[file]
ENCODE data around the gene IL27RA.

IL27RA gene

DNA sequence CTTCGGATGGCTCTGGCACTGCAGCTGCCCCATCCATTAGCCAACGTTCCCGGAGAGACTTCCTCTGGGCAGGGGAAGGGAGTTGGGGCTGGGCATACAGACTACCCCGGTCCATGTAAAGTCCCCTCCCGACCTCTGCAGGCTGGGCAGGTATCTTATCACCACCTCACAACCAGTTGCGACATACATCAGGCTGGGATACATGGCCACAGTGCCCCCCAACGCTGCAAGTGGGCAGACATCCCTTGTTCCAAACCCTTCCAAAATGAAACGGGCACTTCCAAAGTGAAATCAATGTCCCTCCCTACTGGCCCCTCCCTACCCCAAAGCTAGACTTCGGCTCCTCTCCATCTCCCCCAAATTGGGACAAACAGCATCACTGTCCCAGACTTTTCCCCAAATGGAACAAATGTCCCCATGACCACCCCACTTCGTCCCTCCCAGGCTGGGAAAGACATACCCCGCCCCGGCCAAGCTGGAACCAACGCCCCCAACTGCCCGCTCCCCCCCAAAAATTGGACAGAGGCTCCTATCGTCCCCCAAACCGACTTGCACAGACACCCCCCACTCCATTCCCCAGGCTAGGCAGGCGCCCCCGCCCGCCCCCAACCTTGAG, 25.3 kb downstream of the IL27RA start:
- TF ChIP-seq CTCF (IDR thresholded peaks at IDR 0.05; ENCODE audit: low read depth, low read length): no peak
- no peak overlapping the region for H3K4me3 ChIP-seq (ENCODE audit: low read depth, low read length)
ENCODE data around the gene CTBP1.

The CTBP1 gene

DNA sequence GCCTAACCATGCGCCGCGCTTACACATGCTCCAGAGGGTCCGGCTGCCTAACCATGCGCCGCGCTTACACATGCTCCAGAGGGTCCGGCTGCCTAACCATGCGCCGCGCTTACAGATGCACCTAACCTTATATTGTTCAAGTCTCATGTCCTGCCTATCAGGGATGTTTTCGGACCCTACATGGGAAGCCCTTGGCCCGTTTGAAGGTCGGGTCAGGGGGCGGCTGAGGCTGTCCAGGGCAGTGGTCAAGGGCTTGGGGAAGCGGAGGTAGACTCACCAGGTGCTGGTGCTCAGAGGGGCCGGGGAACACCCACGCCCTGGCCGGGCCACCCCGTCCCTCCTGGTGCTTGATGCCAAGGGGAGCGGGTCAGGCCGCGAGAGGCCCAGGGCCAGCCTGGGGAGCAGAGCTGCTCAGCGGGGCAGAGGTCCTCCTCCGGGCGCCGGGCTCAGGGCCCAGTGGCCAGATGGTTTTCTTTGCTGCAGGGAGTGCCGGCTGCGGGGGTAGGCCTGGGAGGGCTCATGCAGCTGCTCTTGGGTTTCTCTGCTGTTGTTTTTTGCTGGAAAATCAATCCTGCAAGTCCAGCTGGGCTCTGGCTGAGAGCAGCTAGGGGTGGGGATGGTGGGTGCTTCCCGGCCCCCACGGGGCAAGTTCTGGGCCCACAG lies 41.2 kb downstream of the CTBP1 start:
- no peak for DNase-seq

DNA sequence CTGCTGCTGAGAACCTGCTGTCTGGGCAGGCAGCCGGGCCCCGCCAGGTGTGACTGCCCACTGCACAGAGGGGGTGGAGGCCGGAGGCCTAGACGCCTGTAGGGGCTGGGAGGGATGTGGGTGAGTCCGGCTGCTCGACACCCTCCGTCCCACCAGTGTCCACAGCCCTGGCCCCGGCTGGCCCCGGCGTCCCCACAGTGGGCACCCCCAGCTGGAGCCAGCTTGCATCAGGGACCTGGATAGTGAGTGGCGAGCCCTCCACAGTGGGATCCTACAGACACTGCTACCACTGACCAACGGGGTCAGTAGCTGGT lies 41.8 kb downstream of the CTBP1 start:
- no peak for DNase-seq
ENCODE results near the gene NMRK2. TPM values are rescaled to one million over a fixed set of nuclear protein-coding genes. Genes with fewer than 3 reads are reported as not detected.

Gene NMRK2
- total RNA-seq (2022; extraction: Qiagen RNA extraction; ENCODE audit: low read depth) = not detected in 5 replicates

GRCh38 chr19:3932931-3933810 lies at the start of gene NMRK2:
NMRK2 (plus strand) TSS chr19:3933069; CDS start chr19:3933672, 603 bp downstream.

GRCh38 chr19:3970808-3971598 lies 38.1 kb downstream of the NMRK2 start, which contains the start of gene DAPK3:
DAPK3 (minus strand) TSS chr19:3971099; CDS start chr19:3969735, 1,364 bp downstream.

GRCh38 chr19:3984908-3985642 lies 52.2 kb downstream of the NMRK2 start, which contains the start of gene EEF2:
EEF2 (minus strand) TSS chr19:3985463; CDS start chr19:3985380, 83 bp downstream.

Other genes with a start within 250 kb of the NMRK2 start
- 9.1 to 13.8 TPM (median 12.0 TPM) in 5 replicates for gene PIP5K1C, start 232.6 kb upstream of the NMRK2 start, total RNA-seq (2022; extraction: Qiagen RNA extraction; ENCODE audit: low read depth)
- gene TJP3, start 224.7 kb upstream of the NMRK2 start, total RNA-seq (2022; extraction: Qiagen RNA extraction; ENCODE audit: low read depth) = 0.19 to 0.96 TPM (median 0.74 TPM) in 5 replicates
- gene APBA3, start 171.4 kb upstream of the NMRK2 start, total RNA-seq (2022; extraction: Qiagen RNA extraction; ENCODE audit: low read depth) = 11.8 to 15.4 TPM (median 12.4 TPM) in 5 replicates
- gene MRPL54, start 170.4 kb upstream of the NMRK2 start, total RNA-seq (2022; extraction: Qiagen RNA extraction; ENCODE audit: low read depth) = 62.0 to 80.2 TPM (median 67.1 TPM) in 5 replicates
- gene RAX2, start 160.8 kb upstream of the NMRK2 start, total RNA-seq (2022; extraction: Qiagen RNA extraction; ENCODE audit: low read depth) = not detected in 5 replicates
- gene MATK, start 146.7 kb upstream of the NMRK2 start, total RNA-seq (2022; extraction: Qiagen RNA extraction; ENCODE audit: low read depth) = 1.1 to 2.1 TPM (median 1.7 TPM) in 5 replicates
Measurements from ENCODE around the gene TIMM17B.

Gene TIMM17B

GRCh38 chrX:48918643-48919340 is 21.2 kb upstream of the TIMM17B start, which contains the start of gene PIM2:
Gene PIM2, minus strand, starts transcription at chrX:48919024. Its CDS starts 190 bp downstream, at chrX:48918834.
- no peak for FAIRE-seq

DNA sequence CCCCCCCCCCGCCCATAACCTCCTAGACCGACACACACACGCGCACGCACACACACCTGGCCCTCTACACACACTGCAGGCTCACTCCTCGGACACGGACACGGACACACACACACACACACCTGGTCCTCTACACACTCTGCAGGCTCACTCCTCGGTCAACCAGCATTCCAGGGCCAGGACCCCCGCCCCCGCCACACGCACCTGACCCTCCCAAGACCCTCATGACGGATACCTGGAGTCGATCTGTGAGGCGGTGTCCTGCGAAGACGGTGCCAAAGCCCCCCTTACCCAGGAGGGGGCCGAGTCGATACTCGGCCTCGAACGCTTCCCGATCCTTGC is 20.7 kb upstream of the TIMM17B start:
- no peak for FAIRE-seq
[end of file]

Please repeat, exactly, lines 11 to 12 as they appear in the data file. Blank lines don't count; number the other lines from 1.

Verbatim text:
- no peak for DNase-seq
ENCODE results near the gene NMRK2. TPM values are rescaled to one million over a fixed set of nuclear protein-coding genes. Genes with fewer than 3 reads are reported as not detected.